BP 15 yo daughter

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New Member

Date Joined Nov 2006
Total Posts : 10
   Posted 12/3/2006 12:38 AM (GMT -7)   
I posted previously about my daughter and my decision to send her to live with her father overseas.
Since that decision I have not encountered the pysicaly agressive behavior. There is still a lot of verbal abuse but not the kind where she sits or follows me for several hours.
She seems more in control. She is better able to get her homework done and I am seeing more of the old her. She was with her father for almost 2 days (she saw him last month for dinner and a year ago for a weekend and 8 years before that for 2 days). He, of course saw none of this behavior.
So I wonder. Perhaps she is just a kid angry at me. Perhaps my parenting style (which I have to say is not much different that most of my friends - I DO believe in cosequences but I give fair warning and allow privledges to be earned back. Sorry to digress - point being, my kids don't live in a buttoned down, military dictatorship).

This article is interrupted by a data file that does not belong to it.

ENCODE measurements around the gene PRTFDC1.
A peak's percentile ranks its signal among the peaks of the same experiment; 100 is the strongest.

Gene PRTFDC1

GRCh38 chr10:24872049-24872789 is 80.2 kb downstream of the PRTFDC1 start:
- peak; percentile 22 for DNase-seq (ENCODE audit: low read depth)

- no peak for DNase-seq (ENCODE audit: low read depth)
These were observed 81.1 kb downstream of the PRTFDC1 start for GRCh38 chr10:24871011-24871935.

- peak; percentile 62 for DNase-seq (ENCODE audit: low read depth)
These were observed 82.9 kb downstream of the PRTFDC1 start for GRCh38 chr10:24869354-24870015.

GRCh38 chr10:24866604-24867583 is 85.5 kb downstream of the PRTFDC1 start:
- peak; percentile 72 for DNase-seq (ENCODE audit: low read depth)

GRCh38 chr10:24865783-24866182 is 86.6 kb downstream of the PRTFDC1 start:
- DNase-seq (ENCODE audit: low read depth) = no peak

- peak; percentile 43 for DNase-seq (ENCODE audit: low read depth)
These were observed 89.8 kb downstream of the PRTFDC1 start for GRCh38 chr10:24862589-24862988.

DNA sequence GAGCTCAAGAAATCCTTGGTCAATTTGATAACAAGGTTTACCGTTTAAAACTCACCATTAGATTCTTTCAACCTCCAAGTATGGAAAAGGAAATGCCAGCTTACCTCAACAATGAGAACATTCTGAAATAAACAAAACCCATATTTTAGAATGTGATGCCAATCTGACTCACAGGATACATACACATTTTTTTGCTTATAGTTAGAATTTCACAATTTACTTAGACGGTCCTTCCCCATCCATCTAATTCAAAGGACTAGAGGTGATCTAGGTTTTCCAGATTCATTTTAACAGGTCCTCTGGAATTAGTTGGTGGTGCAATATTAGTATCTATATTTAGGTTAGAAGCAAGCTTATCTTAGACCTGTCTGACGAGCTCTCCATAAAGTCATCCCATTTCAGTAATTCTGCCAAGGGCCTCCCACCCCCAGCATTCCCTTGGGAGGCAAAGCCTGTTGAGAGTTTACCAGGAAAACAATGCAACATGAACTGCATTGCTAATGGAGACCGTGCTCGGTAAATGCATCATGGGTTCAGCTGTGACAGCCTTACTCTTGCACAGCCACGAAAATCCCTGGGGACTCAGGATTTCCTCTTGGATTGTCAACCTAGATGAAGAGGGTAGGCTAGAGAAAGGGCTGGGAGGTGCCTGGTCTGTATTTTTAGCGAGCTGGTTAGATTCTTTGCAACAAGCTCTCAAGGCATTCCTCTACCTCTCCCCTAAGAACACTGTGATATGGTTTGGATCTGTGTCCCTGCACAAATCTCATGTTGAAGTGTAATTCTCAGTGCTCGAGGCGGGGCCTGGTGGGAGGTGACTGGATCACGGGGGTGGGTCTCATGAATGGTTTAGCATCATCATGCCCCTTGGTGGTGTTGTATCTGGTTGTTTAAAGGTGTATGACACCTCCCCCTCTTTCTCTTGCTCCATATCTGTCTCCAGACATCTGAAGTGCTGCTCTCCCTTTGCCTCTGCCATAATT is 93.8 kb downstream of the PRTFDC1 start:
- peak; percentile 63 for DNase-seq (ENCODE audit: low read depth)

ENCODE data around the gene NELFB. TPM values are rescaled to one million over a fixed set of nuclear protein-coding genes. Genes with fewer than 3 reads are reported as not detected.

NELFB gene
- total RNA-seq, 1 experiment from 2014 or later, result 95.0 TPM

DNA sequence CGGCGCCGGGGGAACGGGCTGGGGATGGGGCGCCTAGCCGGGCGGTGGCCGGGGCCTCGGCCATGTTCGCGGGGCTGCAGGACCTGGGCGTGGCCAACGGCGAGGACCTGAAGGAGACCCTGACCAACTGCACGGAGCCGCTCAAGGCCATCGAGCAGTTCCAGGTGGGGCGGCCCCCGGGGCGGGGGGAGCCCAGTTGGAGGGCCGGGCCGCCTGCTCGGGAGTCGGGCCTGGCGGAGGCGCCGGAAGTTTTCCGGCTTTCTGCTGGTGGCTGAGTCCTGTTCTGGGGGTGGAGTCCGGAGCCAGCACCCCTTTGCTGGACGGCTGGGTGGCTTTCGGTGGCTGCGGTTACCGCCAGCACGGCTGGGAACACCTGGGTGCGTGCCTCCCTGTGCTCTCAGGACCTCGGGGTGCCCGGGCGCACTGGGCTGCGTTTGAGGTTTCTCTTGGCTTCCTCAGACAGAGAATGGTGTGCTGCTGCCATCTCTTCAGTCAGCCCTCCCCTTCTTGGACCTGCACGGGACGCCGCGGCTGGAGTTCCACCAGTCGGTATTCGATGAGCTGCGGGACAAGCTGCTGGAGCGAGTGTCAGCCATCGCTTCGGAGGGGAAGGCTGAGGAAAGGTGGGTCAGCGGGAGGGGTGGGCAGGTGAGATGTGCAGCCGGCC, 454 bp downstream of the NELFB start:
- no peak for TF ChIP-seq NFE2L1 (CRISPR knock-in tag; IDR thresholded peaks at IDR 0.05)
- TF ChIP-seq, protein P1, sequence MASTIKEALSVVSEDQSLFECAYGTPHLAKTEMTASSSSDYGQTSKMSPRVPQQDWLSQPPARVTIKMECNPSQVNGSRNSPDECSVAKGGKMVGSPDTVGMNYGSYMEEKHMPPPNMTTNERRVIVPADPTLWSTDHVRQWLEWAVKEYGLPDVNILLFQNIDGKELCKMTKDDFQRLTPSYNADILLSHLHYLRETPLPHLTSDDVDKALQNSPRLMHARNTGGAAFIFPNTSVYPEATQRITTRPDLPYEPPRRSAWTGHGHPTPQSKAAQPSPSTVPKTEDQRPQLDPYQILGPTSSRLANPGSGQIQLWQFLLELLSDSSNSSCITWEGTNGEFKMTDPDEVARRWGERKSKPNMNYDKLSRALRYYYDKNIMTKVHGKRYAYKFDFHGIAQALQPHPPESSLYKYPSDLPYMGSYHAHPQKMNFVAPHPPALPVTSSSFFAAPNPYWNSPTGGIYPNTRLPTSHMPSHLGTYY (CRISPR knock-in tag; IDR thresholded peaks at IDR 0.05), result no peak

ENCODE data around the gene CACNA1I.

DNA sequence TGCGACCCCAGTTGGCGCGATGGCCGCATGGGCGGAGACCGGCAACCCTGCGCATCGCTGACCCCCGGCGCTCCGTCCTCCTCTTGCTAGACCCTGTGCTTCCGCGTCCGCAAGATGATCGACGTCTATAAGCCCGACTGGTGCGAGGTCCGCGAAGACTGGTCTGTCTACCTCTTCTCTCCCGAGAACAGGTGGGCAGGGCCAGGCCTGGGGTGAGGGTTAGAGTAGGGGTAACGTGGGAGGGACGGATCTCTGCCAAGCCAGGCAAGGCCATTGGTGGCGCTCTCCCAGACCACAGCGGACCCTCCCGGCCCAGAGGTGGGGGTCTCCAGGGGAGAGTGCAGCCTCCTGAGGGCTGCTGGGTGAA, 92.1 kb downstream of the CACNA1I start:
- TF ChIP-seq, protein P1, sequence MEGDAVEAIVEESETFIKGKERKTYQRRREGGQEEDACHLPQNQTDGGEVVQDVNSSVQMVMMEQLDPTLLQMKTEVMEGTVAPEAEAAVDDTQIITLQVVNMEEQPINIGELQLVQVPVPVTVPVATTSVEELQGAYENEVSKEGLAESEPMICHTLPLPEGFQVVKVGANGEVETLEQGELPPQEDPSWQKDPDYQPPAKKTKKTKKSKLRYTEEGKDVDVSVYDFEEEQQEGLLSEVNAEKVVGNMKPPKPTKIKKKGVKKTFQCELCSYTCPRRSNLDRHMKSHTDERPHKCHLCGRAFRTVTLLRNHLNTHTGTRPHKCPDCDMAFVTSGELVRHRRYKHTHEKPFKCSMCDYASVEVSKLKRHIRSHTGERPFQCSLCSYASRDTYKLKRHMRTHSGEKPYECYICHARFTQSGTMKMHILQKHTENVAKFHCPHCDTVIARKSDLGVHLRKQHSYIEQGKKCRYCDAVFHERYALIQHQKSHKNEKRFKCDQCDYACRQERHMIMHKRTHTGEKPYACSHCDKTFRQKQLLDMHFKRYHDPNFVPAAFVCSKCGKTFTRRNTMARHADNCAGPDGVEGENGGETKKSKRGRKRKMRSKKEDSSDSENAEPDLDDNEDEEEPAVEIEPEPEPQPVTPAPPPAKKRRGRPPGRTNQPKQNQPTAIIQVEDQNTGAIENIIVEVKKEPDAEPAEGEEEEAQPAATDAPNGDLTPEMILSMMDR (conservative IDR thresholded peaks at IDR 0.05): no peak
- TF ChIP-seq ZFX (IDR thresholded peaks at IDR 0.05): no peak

If she is truly BP, will she be able to control herself in certain situations? Or perhaps it would be more clear to say, if she really is BP would the indicators only manifest themselves with me?
Many of the triggers we have will not happen with her dad because he has the resources (wife, maids, driver) so that what she does or doesn't do doesn't impact him. He also doesn't believe in punishing kids (no kidding) If the triggers aren't there, is the disease?

How can she be so normal with him and such a terror to me. If she were truly BP, I am assuming her behavior wouldn't discriminate in the way it does.

Can anyone shed any light on this? If she were truly BP could the fact that she is so in awe of her dad, and so afraid of losing him again help her to gain control or mask her symptoms?

Sorry for the lame questions - I'm new to all this...

Regular Member

Date Joined Nov 2006
Total Posts : 215
   Posted 12/3/2006 4:06 AM (GMT -7)   
Forgive me for putting on my "therapist hat" here, I am studying to be one and sometimes I have an intuitive idea...